Caroline shot with this camera for about a year before making the jump to the X-T2. It was her first camera and we think it’s a big step up from the X100S but also a step down from the X-T2. Though this camera jumps up in megapixels, it still forces you to focus with the small buttons like the X100S. This camera also doesn’t have quite as big a range of ISO, it only goes up to 25600 ISO (great compared to older cameras but no match for the X-T2).
If you choose wisely, you may own certain lenses for life. Good glass really never goes out of style. And if you stick within a certain family, you may be able to use your lenses on several different bodies. For example, we can interchange our lenses on both the X-T2 and the X-T1.
Before investing, first determine whether or not you prefer prime lenses or zoom lenses. The debate about which photographers choose to use is a lengthy one but ultimately has to do with preference.
We shoot with prime lenses because we prefer to move our feet to get our shots, love the clarity and sharpness that prime lenses offer and also require really wide apertures that our primes give us. We have nothing against zoom lenses (like I said earlier, one of my favorite all time lenses, the 70-200 was a zoom lens) but for what we’re doing these days, we love primes.
This is our go-to lens. We shoot almost all of our work with this lens except for weddings and engagements. It’s super-wide which allows us to share a lot of information about a place or space. It also does so without distortion. The lens gives you great bokeh (the blurry effect that people love!) and the aperture range goes from f/1.4 to f/16.
The 56 mm lens is a beautiful lens and is perfect for portraits and weddings and engagements where space is critical to making your subject(s) comfortable. After all, who wants to feel like they’re having their pores being photographed? No one! If we want our subjects to relax into the moment we need to give them a little bit of space.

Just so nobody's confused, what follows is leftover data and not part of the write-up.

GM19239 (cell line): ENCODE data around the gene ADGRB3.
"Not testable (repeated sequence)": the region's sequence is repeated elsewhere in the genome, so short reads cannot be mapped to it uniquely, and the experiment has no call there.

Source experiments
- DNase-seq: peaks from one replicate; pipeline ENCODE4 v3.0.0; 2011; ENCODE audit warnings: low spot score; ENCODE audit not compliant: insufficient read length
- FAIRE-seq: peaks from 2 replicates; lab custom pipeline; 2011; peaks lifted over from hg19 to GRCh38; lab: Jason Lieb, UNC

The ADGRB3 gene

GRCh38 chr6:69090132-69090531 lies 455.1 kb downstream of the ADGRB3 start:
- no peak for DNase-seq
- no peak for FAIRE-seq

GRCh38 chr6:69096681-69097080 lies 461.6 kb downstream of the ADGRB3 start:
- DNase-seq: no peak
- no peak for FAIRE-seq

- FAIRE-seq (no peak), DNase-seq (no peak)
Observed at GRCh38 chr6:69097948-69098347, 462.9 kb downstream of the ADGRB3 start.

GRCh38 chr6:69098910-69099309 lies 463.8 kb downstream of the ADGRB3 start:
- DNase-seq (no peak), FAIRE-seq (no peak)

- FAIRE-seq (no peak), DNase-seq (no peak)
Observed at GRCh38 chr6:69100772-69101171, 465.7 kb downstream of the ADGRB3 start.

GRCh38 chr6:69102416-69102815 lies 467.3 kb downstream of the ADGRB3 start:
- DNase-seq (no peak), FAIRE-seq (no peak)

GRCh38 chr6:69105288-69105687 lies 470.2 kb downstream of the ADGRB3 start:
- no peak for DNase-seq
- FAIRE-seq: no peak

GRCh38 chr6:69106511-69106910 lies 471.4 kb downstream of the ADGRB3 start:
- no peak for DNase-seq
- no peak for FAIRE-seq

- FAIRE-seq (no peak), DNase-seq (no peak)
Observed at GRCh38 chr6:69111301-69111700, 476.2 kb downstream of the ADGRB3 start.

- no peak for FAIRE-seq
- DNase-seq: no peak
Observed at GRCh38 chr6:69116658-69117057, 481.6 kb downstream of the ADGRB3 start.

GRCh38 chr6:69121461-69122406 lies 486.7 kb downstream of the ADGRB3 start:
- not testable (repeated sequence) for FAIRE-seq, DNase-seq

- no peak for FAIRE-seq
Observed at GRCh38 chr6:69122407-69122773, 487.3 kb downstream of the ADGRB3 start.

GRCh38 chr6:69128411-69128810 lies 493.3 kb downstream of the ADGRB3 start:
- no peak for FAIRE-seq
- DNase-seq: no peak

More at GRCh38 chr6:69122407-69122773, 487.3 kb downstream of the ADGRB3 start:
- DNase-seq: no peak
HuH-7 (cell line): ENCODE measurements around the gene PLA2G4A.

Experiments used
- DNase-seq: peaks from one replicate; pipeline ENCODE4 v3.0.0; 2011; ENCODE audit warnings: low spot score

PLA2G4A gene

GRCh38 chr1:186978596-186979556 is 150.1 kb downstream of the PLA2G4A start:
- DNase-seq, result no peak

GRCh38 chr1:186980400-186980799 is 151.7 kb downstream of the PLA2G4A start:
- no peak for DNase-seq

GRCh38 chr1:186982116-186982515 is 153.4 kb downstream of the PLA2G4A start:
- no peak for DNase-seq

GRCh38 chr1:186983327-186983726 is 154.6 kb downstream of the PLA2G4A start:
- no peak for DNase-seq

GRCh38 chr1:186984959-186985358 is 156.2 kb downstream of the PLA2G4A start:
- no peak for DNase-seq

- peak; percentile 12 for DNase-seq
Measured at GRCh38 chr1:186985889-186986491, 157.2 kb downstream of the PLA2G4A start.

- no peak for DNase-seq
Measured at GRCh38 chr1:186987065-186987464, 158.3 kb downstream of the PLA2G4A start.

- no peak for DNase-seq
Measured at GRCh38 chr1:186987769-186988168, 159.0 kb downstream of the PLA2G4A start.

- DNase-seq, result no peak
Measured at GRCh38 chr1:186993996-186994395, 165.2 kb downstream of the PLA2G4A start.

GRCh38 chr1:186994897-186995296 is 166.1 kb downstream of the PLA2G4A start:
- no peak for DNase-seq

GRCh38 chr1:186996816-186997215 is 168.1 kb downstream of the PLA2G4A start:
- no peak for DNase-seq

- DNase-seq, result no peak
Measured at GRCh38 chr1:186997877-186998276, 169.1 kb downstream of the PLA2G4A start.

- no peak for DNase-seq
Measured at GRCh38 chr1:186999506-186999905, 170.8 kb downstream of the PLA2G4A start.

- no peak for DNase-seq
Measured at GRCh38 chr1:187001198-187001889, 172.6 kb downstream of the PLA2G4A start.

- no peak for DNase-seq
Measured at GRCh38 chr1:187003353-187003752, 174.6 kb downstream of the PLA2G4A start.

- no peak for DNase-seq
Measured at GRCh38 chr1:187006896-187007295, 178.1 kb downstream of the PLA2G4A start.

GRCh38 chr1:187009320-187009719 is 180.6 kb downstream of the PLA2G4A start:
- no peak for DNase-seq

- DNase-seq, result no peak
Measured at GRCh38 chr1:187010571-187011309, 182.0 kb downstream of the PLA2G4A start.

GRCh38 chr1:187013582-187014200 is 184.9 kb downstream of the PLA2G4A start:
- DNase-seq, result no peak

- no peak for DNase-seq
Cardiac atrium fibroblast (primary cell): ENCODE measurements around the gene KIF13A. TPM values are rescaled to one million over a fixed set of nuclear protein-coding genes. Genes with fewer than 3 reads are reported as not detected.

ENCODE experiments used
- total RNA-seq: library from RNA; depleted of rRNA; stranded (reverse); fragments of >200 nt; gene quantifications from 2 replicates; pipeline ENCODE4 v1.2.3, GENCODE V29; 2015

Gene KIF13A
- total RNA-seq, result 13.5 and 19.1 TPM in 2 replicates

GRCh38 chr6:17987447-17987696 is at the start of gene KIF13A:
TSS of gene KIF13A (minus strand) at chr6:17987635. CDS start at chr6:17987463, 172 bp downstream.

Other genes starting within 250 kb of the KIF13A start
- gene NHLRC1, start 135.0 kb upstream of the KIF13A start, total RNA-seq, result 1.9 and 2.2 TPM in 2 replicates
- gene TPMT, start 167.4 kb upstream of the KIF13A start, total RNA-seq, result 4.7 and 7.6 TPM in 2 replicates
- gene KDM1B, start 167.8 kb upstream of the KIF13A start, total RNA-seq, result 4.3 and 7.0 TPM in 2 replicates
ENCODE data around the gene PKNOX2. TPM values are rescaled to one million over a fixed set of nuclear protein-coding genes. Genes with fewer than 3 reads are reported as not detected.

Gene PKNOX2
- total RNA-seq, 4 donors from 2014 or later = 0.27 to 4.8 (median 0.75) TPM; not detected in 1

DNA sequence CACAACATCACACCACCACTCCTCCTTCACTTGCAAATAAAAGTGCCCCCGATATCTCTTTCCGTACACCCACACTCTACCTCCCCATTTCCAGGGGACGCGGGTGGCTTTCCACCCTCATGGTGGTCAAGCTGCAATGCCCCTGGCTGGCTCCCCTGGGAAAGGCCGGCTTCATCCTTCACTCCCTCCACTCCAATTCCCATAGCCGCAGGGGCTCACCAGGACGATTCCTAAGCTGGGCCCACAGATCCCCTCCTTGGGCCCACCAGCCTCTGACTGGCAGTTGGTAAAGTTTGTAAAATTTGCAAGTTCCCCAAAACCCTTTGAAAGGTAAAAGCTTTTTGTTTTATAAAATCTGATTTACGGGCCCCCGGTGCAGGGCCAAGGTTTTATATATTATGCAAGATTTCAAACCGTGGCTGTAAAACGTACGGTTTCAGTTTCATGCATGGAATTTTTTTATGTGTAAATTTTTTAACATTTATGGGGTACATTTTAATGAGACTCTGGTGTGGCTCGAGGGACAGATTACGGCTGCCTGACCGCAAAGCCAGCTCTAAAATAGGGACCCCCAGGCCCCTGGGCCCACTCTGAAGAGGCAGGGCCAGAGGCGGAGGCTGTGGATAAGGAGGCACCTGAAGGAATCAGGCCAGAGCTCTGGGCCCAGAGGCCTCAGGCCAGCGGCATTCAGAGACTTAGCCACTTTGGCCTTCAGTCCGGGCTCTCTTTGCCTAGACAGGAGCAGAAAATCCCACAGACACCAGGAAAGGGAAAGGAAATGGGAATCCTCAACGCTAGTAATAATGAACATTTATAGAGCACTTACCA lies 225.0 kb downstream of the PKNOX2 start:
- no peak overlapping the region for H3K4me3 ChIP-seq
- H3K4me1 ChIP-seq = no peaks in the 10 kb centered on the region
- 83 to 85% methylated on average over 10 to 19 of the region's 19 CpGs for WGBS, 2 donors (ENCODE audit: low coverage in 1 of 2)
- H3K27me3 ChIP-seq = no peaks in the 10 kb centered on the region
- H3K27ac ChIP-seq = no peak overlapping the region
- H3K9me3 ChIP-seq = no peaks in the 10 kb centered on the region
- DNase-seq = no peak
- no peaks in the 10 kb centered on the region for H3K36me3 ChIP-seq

This is also a great lens for portraits, weddings and engagements. It’s a lot of people’s go-to lenses. If you are just starting out and only want to invest in one all-around lens, we recommend this one.
Other gear we’re using:
BLACKRAPID Camera Straps
Wrist Strap Breathe – This is the strap I use most often when we’re walking around in a new city. It keeps the pressure and weight off of my neck. It also allows me to shoot something at a moment’s notice since my camera is literally at my hand. I also have the confidence in it to not worry about drops or accidents when I’m not shooting.
Curve Breathe – We also get a lot of heavy use out of this strap. It does a great job at reducing shooting fatigue by keeping the weight off your neck. It also distributes the camera lens and body weight evenly and is a great way to explore on long outings with your gear.
I bought this tripod a few years back and it’s been super durable and withstood numerous adventures. It’s made of aluminum and though there are lighter ones on the market, this one isn’t too bad weight-wise coming in at 2.6 pounds. It also folds down pretty small and is quick to set-up. Not recommended with very large lenses or in high winds! You’ll definitely want something way more sturdy for that. It’s good though for most situations and with the gear we use and is how we’ve done most of our self-portraits and astro-photography!
Photography gear recap
One thing we can’t over emphasize is that though the kind and type and quality of gear you have will have an impact on your photos, it will never supersede the actual person creating the images.
There are so many features and functions and brands of cameras these days but we’ve just chosen to highlight what we use and love. It’s by no means the end all be all of photography gear.
We recommend shooting photos with anything and everything you an get your hands on. If you have a phone and it takes pictures, shoot with it!
If a relative no longer wants or uses a camera and wants to give it to you, try it out! You will learn something from every single piece of gear you use. The most important thing is to just get out there and shoot. It’s not the camera that makes the photographer.
What questions do you have? Please leave them in the comments and we’ll do our best to answer them. Are you happy with your camera gear? We’d love to hear about your experience even if it’s not a Fuji you’re working with.